Thursday, 29 January 2009

Birds not endangered by Man-Flu

So, I begin writing my first airgun blog - the urge for which, I'll be honest, has been borne out of boredom due to my being laid up and bed-bound with the dreaded man-flu. Putting together an airgun blog was one of my New Year resolutions, however - and with January practically expired, I'm ashamed that I haven't put in the effort earlier.

For we airgunners, 2009 kicked off in quite a shocking manner, with the news that Webley had called in the administrators. Thank the Lord that Webley International has come to its rescue and continued the great gunmaking - and airgunmaking - name... even if the manner in which it's all been done is rather, erm, 'dubious'. I sincerely hope that Webley International succeeds because I've used Webleys for plinking, target shooting and hunting over the years. My first woodpigeon, in fact, was dropped with a Webley Hawk Mk. II when I was knee-high to a grass-hopper.

I'd got up before dawn during the summer holidays - it can't have been much past 3 a.m. - and took the bird at 25 yards, standing. It crashed through the thick summer foliage with a mighty din - and it was the first time I heard the reassuring 'thump' that signifies you've scored a perfectly clean kill.

I'll never forget that sound - and I have good reason for it being lodged in my memory. In my excitement, I couldn't remember from which tree I'd taken the bird and I spent ages looking for it amidst a thick carpet of stingers. I gave up... then went back... then gave up again, thinking the bird must have flown off. But that 'thump' kept sounding in the back of my mind, urging me to go back for one more look...

And then, under a completely different tree, there it was. A beautifully plump specimen. I'd got it clean through the neck. I don't recall the pellet, but I think it might have been a Bulldog - certainly a .22, whatever brand it was.

I took my trophy back to the house where I plucked the whole thing for my mother to cook in red wine, with a rasher of bacon over the top. I learned two things: that woodpigeon tastes lovely... and has an awful, awful lot of feathers!

The woodies I'm seeing today, sadly, are from the window of my bedroom. It's as though they know I'm not going to be out and about with my air rifle, and they're mocking me. Let them mock. I take the opportunity to re-affirm their usual flightpaths, what their favourite sitty trees and perch-points are, and where they're foraging for food. I'll have the last laugh in time...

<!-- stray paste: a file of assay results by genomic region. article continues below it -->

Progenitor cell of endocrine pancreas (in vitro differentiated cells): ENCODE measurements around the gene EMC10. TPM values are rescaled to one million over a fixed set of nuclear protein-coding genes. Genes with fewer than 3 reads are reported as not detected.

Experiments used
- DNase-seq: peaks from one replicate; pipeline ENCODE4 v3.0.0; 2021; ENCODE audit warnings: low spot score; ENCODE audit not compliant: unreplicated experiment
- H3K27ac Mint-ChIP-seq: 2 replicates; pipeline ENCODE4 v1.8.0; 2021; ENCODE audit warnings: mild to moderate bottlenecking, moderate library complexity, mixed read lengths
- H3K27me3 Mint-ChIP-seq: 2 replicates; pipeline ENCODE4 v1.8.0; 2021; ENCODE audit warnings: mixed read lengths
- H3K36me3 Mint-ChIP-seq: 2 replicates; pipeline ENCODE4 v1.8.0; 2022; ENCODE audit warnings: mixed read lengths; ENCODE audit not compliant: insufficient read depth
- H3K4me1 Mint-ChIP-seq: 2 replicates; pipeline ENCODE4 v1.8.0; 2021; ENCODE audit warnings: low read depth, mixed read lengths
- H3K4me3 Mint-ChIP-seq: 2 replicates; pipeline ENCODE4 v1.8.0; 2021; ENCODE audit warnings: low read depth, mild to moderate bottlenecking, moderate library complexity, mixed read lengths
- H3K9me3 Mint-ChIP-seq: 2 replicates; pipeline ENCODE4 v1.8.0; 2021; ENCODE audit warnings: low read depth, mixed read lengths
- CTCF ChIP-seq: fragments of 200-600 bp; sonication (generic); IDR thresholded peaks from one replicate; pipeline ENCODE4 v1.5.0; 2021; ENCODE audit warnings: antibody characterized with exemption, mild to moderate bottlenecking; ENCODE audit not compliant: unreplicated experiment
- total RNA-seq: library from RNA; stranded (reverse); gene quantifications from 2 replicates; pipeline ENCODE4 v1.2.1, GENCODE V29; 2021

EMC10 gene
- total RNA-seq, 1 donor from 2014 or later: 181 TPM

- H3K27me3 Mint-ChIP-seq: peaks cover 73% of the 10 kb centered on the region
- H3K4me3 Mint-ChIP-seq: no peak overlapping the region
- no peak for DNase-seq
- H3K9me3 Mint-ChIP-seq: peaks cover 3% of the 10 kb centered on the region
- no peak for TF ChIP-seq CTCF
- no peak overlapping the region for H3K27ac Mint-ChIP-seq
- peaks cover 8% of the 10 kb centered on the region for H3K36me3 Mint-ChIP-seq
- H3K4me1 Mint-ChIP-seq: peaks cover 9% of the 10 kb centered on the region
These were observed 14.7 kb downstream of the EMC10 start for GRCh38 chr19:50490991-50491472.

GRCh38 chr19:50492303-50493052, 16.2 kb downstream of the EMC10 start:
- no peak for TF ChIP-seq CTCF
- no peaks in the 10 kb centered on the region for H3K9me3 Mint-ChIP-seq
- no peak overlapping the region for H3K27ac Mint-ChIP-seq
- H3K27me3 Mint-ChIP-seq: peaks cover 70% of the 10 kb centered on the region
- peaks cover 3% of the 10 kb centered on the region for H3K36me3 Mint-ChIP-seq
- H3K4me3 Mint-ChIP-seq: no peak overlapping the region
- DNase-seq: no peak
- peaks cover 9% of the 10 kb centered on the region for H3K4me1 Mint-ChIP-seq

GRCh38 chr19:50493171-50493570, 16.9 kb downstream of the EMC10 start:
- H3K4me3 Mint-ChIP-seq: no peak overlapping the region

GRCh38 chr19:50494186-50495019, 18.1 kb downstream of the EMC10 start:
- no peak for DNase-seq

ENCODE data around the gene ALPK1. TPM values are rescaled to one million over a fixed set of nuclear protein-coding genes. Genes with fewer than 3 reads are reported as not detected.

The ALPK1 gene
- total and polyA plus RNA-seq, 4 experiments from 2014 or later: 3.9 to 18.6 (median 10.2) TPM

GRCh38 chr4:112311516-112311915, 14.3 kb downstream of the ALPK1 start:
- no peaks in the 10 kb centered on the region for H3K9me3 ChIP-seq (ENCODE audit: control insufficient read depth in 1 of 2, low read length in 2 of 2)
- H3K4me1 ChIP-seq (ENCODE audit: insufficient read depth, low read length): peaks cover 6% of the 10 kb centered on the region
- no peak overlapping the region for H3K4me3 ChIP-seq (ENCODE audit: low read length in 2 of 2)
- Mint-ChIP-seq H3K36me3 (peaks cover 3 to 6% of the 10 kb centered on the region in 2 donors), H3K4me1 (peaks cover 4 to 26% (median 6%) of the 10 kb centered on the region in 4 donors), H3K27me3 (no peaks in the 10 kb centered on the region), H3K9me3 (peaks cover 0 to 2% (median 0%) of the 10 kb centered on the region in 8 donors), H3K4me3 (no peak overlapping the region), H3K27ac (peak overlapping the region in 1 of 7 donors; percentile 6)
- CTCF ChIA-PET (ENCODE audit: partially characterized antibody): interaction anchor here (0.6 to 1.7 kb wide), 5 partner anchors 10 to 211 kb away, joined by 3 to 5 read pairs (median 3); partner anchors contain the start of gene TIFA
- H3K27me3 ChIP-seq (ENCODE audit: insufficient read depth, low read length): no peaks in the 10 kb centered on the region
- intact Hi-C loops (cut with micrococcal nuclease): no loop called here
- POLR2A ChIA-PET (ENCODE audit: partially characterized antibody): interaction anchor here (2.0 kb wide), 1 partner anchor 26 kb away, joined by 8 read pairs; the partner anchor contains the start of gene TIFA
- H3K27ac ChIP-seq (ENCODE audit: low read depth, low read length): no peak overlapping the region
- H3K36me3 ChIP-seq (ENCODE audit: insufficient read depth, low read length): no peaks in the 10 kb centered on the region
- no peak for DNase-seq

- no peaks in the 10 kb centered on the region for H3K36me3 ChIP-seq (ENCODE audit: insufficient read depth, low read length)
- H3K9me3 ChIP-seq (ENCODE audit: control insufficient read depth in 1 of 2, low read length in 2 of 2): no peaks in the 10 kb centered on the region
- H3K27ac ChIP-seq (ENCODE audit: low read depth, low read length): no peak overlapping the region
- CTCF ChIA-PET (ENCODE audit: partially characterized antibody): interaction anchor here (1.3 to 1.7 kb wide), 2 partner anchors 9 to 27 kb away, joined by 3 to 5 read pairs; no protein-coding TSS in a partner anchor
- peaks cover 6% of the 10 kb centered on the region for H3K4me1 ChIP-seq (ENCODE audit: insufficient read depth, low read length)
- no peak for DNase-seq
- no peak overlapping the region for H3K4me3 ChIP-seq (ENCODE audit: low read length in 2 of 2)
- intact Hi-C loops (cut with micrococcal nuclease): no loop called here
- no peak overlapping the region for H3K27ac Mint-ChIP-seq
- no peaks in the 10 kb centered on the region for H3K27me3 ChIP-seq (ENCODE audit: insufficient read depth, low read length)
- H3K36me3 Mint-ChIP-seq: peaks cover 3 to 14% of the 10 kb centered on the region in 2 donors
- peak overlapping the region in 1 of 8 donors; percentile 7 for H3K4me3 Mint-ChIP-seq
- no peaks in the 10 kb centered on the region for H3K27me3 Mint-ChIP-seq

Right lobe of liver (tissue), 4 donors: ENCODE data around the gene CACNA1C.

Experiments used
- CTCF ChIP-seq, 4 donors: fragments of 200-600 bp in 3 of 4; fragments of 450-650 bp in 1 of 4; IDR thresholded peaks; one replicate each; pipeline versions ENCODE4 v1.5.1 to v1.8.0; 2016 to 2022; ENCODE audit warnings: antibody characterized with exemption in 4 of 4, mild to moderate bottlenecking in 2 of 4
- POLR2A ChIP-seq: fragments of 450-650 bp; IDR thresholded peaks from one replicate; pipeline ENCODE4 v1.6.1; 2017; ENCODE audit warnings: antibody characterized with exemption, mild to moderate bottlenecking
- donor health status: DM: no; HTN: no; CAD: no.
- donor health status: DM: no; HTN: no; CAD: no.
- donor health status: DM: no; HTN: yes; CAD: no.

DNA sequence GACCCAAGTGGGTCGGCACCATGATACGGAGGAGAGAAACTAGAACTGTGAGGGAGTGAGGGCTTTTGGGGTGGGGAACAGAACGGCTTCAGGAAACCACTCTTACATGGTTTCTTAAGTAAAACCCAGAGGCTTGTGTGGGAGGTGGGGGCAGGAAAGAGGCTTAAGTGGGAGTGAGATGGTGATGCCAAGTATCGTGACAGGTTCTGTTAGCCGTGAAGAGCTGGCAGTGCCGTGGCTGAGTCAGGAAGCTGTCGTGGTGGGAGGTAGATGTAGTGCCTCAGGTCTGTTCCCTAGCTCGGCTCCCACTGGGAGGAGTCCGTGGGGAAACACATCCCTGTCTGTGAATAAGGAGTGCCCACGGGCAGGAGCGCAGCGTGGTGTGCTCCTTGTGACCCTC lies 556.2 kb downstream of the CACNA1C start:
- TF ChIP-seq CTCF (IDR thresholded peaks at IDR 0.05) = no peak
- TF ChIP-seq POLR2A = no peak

2009 is certainly looking like we're in for a bumper crop of woodies and I've already begun preparations on my shoots. Simple stuff, like re-shaping all the natural hidey-holes that I tuck myself into later in the year, when long daylight hours make for a decent evening's deeking.

There's an abundance of collared doves, too - not just around the farms (where they tend to congregate in the winter months), but also in the fields. I've let their numbers build up a bit of late. But, like the woodies, their squadrons are swelling big-time. As they're not as challenging as their bigger brethren, I'm looking forward to some good mid-range sessions with my Theoben Elan. I've recently re-fitted its original .22 barrel specifically for sub-30 yard pest control - and the collareds will be my first marks.

Like the woodies, I find them tasty, cooked in a red wine sauce and served on mashed potato infused with some black pudding. Of course, it's breast meat only these days. I've long since learned it's a lot easier than plucking a whole plucking bird!

A long 'first' blog. I intend to make the posts that follow far more concise. But at least I've got another New Year's resolution out of the way...


  1. mark caldwell6 May 2009 at 18:00

    i have a webley hawk mk 3 do you think that air rifle could take out birds and small vermin i want youry advice as an expert

  2. My first 'big' gun was a Webley Hawk Mk. II, so I speak from experience (even if it was a LONG time ago!). The answer is 'yes'... but with a caveat. Your Hawk - if it's in tip-top condition - will be producing 9.5-10.5 ft. lbs. and for 'typical' hunting, this is about as low as you dare go. Limit your range to 20 yards and take head shots - and you'll find the Hawk perfectly adequate. And if 20 yards seems a bit too close, use it to improve your fieldcraft skill. I remember shooting most of my rabbits and pigeons well under 25 yards with my Hawk - and the fieldcraft I needed to do so stood me in good stead for later years in the hunting field. Hope this helps. Nige

  3. I have owned a Webley mark 3 for 25 yrs being my second air rifle (and keeper) from the time i first started hunting.
    Yes it is perfetly capable. It sits halfway between the BSA Meteor and Airsporter in power terms at approx 10.3ftlbs when in good tuned order. However, it shades the Airsporter in accuracy due to a much higher quality loading tap arrangement which employed a honed taper design for alignment. The one caveat is the scope rails which are not adequate, while eraly versions have no scope rail at all. This probably limits its range to 20mtrs and perhaps 25mtrs with the optional diopeter sight.